Stregoni Ch. 12 Notes

October 28th, 2011 § 0 comments

The Volterra chapters are harder for me to write, I admit. And part of it is because although deep down I know where the conflict is, it’s hard to put on the page (and it’s also a very slow-moving conflict, unlike the 1918 conflict and the 1667 conflict). One of the questions you have to ask about the tensions between the brothers and Carlisle is, “What’s not to like?” Because it’s hard not to admire and be drawn to Carlisle. I’ve even developed a bit of the idea that this might be his superpower—his ability to draw people to him and connect them to others.

So, for me, it’s interesting to explore why it is that Carlisle is so unnerving. Malianani first pointed it out in her review of the first Volterra chapter, when she commented on my unintentional imagery of Carlisle standing all wet and dripping on the floor in the Volturi main chambers. He is, more than anything, an upset to their balance. Simply by his existence, he challenges everything they stand for. What they consider unchangeable–that their kind must prey on humans–he proves to be a choice. They want power, he wants love. They have beautiful floors, he goes out in the rain and brings the wet and the muck—and all of the life that goes with it—back in.

I often post chapters on my website first, if I’m unable to do a full 5-site post at once as I was this afternoon. So sometimes I get feedback before I’ve really had time to compose my note. In this instance, it was invaluable. Sisterglitch comments:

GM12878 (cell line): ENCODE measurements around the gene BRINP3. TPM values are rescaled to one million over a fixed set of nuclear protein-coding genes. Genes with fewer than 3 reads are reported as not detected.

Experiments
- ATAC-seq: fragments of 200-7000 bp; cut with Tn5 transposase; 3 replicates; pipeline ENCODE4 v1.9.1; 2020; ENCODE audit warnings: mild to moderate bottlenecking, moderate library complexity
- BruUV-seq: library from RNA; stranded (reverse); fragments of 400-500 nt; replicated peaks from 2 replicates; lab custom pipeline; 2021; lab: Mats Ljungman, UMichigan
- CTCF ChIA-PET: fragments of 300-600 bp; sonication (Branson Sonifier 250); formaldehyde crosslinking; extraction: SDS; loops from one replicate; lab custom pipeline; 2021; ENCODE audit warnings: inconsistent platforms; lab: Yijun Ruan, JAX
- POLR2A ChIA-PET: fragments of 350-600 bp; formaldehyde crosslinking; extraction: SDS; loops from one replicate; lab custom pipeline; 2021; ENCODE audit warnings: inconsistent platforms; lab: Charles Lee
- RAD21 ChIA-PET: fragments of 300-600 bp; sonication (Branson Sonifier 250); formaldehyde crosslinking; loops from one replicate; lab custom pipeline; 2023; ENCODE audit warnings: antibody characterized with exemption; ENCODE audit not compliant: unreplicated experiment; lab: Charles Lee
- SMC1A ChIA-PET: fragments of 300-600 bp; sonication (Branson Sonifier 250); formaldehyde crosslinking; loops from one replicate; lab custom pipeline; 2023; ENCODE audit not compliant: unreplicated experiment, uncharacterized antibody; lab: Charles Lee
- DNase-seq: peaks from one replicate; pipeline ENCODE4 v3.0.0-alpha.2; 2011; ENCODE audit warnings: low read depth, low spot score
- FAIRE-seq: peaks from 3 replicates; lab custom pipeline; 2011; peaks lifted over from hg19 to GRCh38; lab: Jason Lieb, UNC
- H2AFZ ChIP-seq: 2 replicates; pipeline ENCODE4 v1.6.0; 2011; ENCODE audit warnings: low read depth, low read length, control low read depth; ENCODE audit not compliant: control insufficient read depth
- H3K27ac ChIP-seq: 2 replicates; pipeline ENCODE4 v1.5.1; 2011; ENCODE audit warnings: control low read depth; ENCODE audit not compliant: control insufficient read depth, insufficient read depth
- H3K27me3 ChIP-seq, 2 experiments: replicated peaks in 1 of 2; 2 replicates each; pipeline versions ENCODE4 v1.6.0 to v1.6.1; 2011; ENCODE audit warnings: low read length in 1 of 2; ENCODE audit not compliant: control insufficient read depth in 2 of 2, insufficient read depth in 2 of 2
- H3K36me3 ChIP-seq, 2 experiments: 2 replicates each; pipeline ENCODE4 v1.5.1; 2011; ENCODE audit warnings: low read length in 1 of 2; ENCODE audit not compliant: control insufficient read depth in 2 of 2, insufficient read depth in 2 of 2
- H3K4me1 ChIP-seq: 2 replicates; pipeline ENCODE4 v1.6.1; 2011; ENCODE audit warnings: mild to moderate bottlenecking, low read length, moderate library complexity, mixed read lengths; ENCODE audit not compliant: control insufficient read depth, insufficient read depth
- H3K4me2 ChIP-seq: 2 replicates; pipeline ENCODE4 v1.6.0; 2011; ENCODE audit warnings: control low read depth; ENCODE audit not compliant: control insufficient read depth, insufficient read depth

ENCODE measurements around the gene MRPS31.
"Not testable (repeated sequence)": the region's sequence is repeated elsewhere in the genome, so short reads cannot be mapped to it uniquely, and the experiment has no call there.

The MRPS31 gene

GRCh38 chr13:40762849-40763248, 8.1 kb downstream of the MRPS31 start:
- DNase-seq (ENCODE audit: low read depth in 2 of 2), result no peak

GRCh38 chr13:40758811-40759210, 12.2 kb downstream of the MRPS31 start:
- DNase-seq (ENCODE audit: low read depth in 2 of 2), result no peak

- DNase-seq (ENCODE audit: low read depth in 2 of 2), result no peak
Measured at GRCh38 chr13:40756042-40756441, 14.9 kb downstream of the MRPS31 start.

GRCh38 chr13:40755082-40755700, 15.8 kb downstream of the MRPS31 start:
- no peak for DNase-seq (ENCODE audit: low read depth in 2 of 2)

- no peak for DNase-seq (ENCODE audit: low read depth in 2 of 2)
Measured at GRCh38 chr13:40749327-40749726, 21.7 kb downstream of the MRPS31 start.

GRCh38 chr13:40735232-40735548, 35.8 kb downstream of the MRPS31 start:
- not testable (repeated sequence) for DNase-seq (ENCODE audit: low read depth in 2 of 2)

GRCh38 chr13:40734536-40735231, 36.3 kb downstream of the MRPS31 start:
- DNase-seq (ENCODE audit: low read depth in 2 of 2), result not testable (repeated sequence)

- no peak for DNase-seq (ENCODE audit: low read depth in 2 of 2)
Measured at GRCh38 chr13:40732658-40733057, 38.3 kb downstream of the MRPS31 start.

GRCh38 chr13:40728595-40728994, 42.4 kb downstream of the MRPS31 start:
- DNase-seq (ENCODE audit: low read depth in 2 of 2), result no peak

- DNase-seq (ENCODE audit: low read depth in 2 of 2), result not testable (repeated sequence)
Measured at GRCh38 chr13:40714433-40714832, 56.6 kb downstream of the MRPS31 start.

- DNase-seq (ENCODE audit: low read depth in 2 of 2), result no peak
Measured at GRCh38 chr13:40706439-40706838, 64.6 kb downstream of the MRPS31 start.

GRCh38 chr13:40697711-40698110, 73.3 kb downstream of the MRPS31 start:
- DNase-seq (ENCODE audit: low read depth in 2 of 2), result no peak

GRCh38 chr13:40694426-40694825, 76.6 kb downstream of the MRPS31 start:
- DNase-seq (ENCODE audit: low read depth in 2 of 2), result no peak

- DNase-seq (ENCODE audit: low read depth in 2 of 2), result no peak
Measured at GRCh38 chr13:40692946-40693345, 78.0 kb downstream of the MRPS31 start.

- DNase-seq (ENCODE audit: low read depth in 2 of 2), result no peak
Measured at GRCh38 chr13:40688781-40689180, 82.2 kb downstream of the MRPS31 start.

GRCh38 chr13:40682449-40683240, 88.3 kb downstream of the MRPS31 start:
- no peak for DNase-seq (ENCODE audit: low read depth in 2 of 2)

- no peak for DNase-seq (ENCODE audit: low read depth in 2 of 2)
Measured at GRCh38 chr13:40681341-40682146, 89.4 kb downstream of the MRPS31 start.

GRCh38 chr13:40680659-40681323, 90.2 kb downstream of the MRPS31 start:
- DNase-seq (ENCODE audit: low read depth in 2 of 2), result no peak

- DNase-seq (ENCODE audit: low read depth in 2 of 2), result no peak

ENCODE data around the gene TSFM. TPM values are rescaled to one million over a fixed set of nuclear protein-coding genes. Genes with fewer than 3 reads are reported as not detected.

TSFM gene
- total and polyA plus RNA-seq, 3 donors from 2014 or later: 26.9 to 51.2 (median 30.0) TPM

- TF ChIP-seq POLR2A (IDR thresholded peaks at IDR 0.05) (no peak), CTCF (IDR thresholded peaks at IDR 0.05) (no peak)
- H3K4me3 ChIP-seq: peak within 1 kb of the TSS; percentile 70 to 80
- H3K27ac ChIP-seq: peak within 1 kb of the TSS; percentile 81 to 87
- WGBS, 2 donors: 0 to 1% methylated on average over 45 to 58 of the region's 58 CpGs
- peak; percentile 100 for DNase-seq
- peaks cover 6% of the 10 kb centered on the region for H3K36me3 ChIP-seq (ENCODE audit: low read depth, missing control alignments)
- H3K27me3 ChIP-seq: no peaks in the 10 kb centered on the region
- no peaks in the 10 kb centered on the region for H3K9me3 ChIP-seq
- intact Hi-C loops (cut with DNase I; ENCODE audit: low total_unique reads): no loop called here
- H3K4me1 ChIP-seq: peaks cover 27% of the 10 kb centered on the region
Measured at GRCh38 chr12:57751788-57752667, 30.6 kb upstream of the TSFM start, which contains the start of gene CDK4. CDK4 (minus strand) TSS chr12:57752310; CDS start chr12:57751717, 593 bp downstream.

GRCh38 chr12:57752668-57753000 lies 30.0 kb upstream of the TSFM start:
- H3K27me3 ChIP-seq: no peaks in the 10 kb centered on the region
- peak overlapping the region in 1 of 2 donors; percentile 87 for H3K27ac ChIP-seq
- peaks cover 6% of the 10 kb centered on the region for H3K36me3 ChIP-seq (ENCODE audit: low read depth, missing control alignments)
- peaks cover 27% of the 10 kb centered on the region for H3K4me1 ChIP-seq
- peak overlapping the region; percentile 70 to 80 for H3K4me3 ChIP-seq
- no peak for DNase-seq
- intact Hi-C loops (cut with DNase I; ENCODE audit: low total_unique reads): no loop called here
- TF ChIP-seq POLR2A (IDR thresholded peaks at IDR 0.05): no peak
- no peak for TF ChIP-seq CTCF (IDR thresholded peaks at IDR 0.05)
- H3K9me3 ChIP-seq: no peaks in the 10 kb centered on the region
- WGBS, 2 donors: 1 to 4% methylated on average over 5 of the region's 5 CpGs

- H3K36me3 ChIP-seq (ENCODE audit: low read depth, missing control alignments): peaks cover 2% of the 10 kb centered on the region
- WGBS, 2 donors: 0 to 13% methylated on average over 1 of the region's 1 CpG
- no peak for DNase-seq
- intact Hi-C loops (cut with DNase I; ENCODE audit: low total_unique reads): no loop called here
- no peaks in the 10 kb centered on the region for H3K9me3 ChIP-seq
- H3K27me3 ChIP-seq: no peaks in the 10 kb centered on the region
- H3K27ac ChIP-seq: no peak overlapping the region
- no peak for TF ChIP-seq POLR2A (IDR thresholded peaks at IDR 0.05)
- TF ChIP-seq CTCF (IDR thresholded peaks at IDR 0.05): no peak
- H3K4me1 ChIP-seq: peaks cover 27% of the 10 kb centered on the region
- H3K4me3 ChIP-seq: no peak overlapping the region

Caius seeks to destroy him for not caring. Aro seeks to seduce him with powerful intimacy. They glorify their own importance but Carlisle’s honesty and relative innocence negate it effortlessly.

And I think that’s really what this boils down to. Yes, it’s a slow burning conflict, in part because the characters themselves don’t realize what they’re fighting. Carlisle is fighting to figure out what he wants, which is not what the brothers Volturi want him to want. And they’re figuring he’s going to fight them for what they want, but they’re wrong.

Carlisle’s simply not after the same things. So the question is, who’s going to figure that out first?

As always, thanks to my intrepid betas, Openhome and Julie, without whom this story wouldn’t be what it is. Miaokuancha also gets my great thanks for catching an important anachronism in the last chapter, and Camilla my thanks for catching an Italian topography mishap. Haven’t edited those yet, but I will tonight.



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